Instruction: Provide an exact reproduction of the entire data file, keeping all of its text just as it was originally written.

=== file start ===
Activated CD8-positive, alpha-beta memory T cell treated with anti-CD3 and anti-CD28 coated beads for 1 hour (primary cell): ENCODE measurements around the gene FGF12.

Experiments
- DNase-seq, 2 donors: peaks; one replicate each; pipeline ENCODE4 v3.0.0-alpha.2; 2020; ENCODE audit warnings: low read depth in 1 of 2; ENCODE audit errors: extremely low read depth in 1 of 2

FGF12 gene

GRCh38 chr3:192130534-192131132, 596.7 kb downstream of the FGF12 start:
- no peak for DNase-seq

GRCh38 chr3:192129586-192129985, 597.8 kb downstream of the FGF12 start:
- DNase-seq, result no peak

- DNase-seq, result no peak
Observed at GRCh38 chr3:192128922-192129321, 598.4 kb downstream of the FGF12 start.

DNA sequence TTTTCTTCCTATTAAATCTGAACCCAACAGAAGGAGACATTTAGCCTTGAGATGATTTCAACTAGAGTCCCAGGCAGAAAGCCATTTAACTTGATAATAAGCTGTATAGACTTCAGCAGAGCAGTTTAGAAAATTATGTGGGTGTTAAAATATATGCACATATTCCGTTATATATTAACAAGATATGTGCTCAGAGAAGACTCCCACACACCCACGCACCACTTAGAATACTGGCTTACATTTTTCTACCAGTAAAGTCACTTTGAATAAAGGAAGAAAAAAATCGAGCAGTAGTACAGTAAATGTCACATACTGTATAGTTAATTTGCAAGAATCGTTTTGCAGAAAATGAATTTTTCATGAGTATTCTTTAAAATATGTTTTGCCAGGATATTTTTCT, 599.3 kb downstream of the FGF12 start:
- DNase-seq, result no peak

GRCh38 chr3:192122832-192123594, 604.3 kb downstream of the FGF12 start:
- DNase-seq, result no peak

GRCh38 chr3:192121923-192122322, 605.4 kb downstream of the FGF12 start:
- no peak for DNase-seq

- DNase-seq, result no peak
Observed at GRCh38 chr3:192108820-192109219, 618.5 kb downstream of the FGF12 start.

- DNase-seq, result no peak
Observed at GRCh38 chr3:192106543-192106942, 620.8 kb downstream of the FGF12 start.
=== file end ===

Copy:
Activated CD8-positive, alpha-beta memory T cell treated with anti-CD3 and anti-CD28 coated beads for 1 hour (primary cell): ENCODE measurements around the gene FGF12.

Experiments
- DNase-seq, 2 donors: peaks; one replicate each; pipeline ENCODE4 v3.0.0-alpha.2; 2020; ENCODE audit warnings: low read depth in 1 of 2; ENCODE audit errors: extremely low read depth in 1 of 2

FGF12 gene

GRCh38 chr3:192130534-192131132, 596.7 kb downstream of the FGF12 start:
- no peak for DNase-seq

GRCh38 chr3:192129586-192129985, 597.8 kb downstream of the FGF12 start:
- DNase-seq, result no peak

- DNase-seq, result no peak
Observed at GRCh38 chr3:192128922-192129321, 598.4 kb downstream of the FGF12 start.

DNA sequence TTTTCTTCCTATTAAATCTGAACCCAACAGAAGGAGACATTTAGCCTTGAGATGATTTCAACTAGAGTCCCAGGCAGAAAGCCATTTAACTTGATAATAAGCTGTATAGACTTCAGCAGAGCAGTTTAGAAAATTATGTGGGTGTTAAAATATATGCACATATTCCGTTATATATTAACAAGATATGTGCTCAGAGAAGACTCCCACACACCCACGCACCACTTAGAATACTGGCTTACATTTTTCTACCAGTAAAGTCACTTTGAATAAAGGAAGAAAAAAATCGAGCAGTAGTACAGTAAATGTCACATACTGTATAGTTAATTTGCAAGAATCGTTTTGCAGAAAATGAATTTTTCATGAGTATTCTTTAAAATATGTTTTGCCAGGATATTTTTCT, 599.3 kb downstream of the FGF12 start:
- DNase-seq, result no peak

GRCh38 chr3:192122832-192123594, 604.3 kb downstream of the FGF12 start:
- DNase-seq, result no peak

GRCh38 chr3:192121923-192122322, 605.4 kb downstream of the FGF12 start:
- no peak for DNase-seq

- DNase-seq, result no peak
Observed at GRCh38 chr3:192108820-192109219, 618.5 kb downstream of the FGF12 start.

- DNase-seq, result no peak
Observed at GRCh38 chr3:192106543-192106942, 620.8 kb downstream of the FGF12 start.